Title: Equal of the Sun
Author: Anita Amierrezvani
Release Date: June 5, 2012
Genre: Historical Fiction
Rating: 4 out of 5
Princess Pari Khan Khanoom is a Safavi princess in 16th century Iran. Though she is a woman, she has been trained by her father, the Shah, to be a capable and smart leader. But when her father dies, Pari finds her place at court jeopardized; people are afraid of her power and would rather silence her than use her as an ally. Along with her eunuch servant, Javaher, Pari must machinate behind the scenes in order to gain the power she was born to wield.
Equal of the Sun is told through the eyes of Javaher, a eunuch who faithfully serves Princess Pari Khan. But Javaher has his own agenda, about which Pari and everyone else at court are unaware: Javaher’s father was a court accountant, and he was accused of embezzlement and murdered by someone at court. Javaher has made it his life’s goal to find out what happened and avenge his father, even going so far as to become a eunuch at the age of seventeen. This personal vendetta provides a connection for the reader to the story. The political machinations in this novel are so widespread and large that it’s easy to become lost in the story. Javaher provides a firm anchor for the reader and gives them something to relate to personally, such that they become emotionally invested in the story.
While Javaher is a well-written, three-dimensional character in Equal of the Sun, Pari is a little more difficult to get to know. I wouldn’t say she’s a flat character, because she’s vibrant and cunning. But because the reader only sees her through her servant’s eyes, they never really get to know her or personally care for her. She’s ambitious and brilliant, to be sure, and she deserves a place advising the shah. But her temper and refusal to play the games of the court seem to stymie Pari at every turn. It can be frustrating for the reader, as it is for Javaher, because she has so much potential but is her own worst enemy.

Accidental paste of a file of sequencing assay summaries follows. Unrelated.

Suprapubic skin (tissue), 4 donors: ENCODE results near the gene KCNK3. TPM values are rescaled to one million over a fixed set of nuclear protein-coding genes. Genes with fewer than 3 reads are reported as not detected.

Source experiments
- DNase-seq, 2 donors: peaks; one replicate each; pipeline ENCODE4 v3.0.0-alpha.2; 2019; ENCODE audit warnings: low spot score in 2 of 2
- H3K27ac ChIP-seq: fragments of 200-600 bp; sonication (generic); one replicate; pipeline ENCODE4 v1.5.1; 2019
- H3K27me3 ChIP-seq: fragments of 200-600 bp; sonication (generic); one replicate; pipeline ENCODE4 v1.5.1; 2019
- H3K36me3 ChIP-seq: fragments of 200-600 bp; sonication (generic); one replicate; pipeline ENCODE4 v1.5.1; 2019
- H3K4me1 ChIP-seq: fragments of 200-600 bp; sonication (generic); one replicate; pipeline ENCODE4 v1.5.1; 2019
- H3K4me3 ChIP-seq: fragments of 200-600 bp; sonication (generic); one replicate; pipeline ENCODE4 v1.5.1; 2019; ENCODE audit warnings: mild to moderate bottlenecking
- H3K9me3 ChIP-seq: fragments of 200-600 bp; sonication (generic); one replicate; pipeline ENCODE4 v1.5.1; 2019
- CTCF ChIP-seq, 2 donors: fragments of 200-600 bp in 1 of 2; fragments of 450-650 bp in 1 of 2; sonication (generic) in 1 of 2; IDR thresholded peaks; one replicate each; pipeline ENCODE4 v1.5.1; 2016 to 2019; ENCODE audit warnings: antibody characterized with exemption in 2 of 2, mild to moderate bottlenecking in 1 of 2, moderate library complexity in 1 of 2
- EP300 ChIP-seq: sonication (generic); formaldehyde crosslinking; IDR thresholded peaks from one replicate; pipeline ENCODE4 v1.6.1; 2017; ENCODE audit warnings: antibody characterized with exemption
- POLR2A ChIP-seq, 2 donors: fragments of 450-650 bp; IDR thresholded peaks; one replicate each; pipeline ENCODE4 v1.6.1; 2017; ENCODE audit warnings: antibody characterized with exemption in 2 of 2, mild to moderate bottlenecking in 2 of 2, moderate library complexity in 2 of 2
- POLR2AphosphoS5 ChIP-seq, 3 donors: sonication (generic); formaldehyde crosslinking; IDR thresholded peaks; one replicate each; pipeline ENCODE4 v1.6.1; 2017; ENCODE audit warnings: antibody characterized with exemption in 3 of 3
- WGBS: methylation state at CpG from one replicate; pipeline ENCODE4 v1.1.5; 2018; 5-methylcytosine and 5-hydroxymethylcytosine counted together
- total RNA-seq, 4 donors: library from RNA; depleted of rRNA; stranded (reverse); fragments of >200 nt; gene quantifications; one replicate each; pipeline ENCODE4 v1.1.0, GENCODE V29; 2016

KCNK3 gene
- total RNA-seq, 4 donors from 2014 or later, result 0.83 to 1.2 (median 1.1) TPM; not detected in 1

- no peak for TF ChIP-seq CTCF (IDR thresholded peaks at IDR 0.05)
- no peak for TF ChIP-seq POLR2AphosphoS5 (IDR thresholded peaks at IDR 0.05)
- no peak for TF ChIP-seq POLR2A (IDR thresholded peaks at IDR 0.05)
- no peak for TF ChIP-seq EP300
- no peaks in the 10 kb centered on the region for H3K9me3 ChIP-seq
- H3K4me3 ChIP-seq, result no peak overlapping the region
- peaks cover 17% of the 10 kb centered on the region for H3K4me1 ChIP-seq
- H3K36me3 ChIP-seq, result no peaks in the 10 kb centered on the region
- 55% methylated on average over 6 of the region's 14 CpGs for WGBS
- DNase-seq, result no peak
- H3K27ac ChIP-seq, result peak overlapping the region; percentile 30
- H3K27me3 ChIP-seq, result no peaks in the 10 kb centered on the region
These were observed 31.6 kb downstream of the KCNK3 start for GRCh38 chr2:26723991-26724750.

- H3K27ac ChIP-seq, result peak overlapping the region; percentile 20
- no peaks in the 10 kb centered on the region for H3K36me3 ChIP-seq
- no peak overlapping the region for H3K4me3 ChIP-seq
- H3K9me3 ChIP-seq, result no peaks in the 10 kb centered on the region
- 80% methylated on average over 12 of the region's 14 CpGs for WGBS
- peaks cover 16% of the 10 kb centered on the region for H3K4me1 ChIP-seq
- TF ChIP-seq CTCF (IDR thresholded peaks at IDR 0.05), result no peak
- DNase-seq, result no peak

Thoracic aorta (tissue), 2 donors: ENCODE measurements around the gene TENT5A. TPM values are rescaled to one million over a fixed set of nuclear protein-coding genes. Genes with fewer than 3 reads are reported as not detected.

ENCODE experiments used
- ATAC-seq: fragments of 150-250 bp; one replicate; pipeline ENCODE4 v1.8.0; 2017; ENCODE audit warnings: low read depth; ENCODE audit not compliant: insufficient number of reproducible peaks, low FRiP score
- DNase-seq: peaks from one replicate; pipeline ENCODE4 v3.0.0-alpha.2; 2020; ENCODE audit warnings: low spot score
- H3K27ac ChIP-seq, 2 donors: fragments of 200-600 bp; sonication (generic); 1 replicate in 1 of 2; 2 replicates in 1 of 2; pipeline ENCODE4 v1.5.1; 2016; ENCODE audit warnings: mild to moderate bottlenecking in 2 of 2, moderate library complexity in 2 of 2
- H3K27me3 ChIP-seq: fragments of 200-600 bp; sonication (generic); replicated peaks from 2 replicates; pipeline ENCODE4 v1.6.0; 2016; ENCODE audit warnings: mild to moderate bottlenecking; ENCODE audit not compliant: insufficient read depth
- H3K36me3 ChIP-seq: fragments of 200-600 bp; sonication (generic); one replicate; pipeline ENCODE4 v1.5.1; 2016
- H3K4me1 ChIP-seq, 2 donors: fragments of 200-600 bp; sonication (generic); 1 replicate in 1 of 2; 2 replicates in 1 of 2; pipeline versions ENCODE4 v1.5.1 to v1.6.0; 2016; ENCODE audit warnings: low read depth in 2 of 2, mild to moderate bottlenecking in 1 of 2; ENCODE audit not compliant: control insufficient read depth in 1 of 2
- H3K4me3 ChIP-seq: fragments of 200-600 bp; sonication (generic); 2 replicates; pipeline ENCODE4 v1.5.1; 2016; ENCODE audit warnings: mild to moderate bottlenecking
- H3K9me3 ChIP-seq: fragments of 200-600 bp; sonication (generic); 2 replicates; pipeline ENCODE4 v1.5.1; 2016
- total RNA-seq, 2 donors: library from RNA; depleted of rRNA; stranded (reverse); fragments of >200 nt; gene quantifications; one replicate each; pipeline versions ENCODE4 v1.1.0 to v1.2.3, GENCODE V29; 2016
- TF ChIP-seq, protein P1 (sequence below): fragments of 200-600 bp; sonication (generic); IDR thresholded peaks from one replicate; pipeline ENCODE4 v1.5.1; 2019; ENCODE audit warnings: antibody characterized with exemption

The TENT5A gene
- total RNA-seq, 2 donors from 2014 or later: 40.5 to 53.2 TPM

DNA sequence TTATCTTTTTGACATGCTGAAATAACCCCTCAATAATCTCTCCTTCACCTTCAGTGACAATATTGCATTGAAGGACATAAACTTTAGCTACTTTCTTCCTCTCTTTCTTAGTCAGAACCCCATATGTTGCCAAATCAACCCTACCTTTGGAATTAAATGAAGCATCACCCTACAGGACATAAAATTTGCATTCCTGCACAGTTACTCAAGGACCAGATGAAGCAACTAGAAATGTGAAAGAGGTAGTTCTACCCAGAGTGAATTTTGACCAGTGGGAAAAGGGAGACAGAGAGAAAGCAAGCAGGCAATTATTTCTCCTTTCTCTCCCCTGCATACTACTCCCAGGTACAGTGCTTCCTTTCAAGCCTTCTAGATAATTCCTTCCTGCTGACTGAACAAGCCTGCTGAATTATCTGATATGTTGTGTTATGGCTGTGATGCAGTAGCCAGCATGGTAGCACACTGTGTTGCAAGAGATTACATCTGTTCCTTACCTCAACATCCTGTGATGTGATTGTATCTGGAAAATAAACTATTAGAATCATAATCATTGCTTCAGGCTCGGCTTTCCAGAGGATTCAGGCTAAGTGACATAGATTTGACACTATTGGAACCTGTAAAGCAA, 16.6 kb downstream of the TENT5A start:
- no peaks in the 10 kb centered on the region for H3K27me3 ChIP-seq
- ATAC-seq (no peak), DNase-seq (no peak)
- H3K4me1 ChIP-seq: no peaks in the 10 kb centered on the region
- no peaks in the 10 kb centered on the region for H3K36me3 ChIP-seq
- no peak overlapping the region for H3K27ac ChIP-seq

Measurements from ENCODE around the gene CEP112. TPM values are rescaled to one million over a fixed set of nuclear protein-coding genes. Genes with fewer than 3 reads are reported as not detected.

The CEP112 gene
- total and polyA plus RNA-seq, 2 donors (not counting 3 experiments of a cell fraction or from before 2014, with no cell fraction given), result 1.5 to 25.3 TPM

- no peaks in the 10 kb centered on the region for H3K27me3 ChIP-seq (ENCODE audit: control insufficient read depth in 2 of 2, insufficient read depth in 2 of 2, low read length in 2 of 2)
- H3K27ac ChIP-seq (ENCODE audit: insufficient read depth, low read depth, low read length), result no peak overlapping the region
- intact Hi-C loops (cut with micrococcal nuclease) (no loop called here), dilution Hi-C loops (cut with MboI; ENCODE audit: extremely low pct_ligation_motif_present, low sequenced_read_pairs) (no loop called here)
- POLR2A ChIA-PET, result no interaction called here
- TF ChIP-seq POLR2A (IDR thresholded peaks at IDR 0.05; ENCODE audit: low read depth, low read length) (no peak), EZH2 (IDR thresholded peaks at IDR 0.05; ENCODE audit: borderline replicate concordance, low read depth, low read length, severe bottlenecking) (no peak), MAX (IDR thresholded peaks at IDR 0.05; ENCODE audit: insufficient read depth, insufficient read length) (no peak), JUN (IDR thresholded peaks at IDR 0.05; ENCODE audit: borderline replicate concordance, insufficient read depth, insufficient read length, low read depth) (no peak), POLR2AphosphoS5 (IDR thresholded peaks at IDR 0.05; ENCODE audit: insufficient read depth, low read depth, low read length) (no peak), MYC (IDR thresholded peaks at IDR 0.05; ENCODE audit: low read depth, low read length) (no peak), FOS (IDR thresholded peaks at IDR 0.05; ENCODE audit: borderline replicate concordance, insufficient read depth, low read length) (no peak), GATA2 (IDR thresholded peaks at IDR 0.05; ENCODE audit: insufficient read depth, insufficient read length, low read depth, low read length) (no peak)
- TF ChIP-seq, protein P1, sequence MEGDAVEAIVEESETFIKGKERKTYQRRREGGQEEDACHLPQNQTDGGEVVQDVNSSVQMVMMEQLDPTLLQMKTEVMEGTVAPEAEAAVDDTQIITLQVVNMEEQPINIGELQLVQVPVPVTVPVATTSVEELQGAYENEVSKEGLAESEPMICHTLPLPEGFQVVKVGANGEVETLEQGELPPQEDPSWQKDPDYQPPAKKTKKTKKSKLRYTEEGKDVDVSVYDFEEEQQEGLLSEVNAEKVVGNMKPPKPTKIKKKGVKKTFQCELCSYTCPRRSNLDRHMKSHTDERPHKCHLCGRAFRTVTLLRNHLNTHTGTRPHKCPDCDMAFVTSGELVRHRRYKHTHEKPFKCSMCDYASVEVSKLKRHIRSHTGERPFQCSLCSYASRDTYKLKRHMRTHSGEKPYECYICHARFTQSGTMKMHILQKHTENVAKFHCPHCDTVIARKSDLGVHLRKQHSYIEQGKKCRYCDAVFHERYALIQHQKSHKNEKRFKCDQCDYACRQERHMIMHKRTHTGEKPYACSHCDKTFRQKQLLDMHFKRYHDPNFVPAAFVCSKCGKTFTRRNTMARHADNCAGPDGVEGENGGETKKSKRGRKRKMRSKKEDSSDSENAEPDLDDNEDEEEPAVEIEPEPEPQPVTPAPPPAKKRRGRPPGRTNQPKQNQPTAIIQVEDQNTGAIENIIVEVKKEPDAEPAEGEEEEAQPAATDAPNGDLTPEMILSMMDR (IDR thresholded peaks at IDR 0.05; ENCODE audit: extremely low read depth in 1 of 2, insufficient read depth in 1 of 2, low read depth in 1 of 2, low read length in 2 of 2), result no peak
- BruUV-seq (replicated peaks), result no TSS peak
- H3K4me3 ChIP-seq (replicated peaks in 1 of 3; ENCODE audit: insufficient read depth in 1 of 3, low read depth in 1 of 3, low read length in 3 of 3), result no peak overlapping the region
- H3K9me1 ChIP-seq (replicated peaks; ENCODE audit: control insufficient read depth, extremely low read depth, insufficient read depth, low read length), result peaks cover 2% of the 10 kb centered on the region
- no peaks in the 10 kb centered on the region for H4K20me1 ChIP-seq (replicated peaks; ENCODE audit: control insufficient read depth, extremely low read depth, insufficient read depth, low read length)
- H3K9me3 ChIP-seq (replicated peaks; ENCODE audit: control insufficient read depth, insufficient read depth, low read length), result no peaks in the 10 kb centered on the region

The novel also provides an inside view at the court of the Shah in the 17th century. Amirrezvani writes with such detail that readers will be able to see the court, in all its colors and splendor, come alive before their eyes. The political dealings are interesting as well, but some readers might be turned off by the emphasis on court politics rather than character development. Pari had no interest in lovers, and her personal life was the business of being Shah. There was no room for anything else. While she makes for a refreshing woman in historical fiction, it makes for a lot of intrigue and plotting.
If you’re interested in strong, ambitious women in history or life at the court of an Iranian shah, then Equal of the Sun is an absolute must-read. It’s a fascinating, eye-opening story of a woman who has been lost to Western history. The novel does put an emphasis on history at the expense of character development (especially of Pari), but it’s still a book that’s well worth reading for any fan of historical novels.